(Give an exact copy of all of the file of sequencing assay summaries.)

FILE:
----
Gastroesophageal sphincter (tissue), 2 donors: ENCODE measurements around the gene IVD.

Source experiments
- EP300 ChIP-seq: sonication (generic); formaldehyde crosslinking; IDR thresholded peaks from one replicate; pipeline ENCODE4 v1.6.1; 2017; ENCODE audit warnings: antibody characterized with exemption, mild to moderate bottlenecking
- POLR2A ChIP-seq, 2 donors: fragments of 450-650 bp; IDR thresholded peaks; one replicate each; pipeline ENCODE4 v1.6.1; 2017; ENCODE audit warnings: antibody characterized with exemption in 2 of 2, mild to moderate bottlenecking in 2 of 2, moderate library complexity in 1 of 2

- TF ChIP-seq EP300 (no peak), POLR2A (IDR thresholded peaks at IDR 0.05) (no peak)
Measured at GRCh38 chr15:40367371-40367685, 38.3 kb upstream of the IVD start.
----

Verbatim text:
Gastroesophageal sphincter (tissue), 2 donors: ENCODE measurements around the gene IVD.

Source experiments
- EP300 ChIP-seq: sonication (generic); formaldehyde crosslinking; IDR thresholded peaks from one replicate; pipeline ENCODE4 v1.6.1; 2017; ENCODE audit warnings: antibody characterized with exemption, mild to moderate bottlenecking
- POLR2A ChIP-seq, 2 donors: fragments of 450-650 bp; IDR thresholded peaks; one replicate each; pipeline ENCODE4 v1.6.1; 2017; ENCODE audit warnings: antibody characterized with exemption in 2 of 2, mild to moderate bottlenecking in 2 of 2, moderate library complexity in 1 of 2

- TF ChIP-seq EP300 (no peak), POLR2A (IDR thresholded peaks at IDR 0.05) (no peak)
Measured at GRCh38 chr15:40367371-40367685, 38.3 kb upstream of the IVD start.